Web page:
The inspection was carried out by three Additional Inspectors.
Description of the school
The school serves an area that is more advantaged than most. It has a higher proportion of pupils from minority ethnic backgrounds than in the great majority of schools. A higher proportion speak English as an additional language than in most schools. Attainment on entry to school is above average. The proportion of pupils joining and leaving the school during the course of a year is low in Years 4 to 6 but higher in Year 7. Over the last two years, three out of five members of the senior leadership and other key teachers have had extended periods of absence through serious ill health. During these periods the headteacher has taken on extra responsibilities to cover for absent colleagues.
Overall effectiveness of the school
Priestmead Middle is a good school. It is emerging from a turbulent period during which it has maintained pupils' high standards and provided good care. This has been possible because the headteacher has carried a very heavy load. He has shown excellent leadership in steering the school through difficult times but inevitably some aspects of management have not received full attention.
Standards on entry to the school are above average. By the time that pupils leave at the end of Year 7 standards are well above average. Consequently, achievement is good overall but the progress made by pupils is not even through the school. It is satisfactory in Year 4 and the school should develop further its close working with its feeder first schools to ensure smooth continuity of experience on transfer into the school. Progress is very good in Years 6 and 7 because of a high proportion of outstanding teaching. Some pupils do not do as well as they should in mathematics in Key Stage 2. The school has not been able to fully determine the reason for this slower progress because there have been weaknesses in the use of data to monitor pupils' progress. The school has considerably strengthened the monitoring of work in mathematics and there are signs of improved provision. In 2006, some pupils with learning difficulties made slower progress than their classmates. This was because the management of the support was one of the many roles taken on by the headteacher who could not give it the amount of dedicated time that it merits. This has been rectified in the restructuring of management roles and this aspect is now managed well.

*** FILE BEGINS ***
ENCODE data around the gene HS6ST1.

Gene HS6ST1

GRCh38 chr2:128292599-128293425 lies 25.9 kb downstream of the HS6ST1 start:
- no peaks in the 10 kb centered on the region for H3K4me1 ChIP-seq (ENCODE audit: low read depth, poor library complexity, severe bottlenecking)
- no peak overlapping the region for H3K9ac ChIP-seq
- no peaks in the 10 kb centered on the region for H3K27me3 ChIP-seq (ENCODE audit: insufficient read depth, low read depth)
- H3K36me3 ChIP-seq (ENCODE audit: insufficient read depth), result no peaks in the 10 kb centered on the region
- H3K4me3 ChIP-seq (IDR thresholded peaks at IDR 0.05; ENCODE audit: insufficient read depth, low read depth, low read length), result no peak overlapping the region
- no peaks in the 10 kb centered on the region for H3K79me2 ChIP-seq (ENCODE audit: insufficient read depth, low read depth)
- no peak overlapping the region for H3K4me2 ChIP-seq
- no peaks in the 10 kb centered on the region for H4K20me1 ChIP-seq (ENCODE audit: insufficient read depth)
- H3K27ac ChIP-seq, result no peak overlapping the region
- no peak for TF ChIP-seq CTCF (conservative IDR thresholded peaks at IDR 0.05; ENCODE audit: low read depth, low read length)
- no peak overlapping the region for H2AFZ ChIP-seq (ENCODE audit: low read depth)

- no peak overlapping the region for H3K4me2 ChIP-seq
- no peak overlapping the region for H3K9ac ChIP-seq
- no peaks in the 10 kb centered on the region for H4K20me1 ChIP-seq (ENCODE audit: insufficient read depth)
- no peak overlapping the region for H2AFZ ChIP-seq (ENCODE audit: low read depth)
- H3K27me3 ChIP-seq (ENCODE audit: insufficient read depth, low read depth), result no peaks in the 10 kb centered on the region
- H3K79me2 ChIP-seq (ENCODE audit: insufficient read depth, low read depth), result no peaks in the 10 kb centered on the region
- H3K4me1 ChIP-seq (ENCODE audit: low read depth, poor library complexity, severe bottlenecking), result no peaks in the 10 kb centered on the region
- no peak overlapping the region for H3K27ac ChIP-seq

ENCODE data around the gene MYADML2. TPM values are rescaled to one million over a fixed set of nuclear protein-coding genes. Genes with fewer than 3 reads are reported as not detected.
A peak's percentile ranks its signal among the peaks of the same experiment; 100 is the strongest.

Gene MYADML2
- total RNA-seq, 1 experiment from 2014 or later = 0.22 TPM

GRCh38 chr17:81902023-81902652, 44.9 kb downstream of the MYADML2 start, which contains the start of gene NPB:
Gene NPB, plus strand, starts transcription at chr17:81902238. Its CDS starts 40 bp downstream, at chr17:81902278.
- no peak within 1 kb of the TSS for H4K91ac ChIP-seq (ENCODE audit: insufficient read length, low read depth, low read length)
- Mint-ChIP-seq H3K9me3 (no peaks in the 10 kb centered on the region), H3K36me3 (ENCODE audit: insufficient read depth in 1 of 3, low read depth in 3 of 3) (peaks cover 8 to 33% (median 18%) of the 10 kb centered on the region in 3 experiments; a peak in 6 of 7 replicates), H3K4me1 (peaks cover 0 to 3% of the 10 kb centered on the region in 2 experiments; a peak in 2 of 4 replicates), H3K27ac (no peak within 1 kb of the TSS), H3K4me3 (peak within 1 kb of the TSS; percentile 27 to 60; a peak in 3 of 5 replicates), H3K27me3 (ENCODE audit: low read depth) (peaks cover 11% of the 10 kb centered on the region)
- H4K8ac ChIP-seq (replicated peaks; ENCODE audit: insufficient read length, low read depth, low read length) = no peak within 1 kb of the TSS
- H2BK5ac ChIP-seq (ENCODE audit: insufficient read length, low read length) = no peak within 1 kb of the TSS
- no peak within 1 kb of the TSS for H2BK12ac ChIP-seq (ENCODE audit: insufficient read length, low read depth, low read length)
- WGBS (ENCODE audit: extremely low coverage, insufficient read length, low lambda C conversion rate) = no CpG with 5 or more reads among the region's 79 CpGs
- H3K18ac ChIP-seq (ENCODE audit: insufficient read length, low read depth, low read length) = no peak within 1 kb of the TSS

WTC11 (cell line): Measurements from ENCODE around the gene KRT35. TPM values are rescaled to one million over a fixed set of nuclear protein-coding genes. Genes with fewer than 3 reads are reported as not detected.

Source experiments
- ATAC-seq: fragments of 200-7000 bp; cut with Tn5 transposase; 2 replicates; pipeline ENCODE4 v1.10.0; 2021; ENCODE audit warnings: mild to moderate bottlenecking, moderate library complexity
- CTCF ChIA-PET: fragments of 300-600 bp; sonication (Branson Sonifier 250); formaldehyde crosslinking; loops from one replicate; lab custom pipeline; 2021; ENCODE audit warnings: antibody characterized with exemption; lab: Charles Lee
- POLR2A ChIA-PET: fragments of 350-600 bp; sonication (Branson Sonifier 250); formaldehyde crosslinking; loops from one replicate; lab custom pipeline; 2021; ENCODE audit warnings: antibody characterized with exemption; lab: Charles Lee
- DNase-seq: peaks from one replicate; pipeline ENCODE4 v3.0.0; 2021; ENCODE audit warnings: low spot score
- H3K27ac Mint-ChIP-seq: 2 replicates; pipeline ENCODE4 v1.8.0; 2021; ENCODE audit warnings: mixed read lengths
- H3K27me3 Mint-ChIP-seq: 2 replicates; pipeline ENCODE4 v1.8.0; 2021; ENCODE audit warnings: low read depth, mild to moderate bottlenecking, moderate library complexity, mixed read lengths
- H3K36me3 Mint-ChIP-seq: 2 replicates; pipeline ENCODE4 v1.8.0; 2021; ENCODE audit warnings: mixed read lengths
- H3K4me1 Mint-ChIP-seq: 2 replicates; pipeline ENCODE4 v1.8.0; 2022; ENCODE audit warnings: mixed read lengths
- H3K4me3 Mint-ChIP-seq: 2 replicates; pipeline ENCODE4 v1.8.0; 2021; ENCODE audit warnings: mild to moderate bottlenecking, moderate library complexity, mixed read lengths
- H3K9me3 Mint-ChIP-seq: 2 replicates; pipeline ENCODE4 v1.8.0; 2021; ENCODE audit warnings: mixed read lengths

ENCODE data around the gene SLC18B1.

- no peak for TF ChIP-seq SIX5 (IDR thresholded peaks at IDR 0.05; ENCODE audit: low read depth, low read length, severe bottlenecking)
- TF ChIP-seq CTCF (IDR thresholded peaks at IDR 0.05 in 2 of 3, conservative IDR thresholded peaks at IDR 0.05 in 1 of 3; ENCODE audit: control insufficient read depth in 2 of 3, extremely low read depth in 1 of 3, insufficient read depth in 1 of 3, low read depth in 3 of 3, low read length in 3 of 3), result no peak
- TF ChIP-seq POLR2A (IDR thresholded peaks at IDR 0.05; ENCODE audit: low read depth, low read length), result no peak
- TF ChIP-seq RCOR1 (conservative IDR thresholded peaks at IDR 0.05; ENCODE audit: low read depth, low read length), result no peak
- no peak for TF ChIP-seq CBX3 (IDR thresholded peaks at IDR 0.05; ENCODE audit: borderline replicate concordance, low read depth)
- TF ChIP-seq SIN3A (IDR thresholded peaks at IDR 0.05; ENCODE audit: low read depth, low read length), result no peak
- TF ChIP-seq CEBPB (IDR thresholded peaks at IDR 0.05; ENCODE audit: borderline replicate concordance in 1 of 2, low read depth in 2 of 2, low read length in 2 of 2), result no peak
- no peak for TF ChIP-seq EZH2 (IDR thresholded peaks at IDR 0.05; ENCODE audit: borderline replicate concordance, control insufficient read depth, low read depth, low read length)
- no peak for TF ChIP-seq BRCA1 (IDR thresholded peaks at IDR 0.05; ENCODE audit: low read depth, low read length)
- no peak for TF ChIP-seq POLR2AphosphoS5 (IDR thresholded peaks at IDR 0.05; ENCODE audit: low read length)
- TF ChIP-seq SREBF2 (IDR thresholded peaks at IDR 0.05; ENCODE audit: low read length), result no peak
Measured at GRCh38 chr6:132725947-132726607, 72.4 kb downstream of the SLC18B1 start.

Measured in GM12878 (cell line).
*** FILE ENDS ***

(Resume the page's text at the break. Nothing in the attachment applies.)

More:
Pupils' personal development and well-being are good and some aspects are outstanding. Relationships in the school are excellent. This stems from the good role models set by adults and through the excellent provision for personal and social education. The curriculum is outstanding and is enriched by a wide range of sporting and musical opportunities. As a result, pupils greatly enjoy school, their behaviour is excellent and they have an excellent understanding of healthy living issues. This is also reflected in the response of parents who are very appreciative of the school's efforts. One parent summed this up, `My children have had a brilliant start to their education and they have grown into happy, confident children.'
Partnerships are strong generally. The school has successfully reviewed and strengthened its management structure. Pastoral guidance continues to be very good. Academic monitoring has not developed as quickly because the leadership team was under strength but this is now being corrected. Apart from this, the school has a good knowledge of its strengths and weaknesses. Consequently, capacity to improve is good.
What the school should do to improve further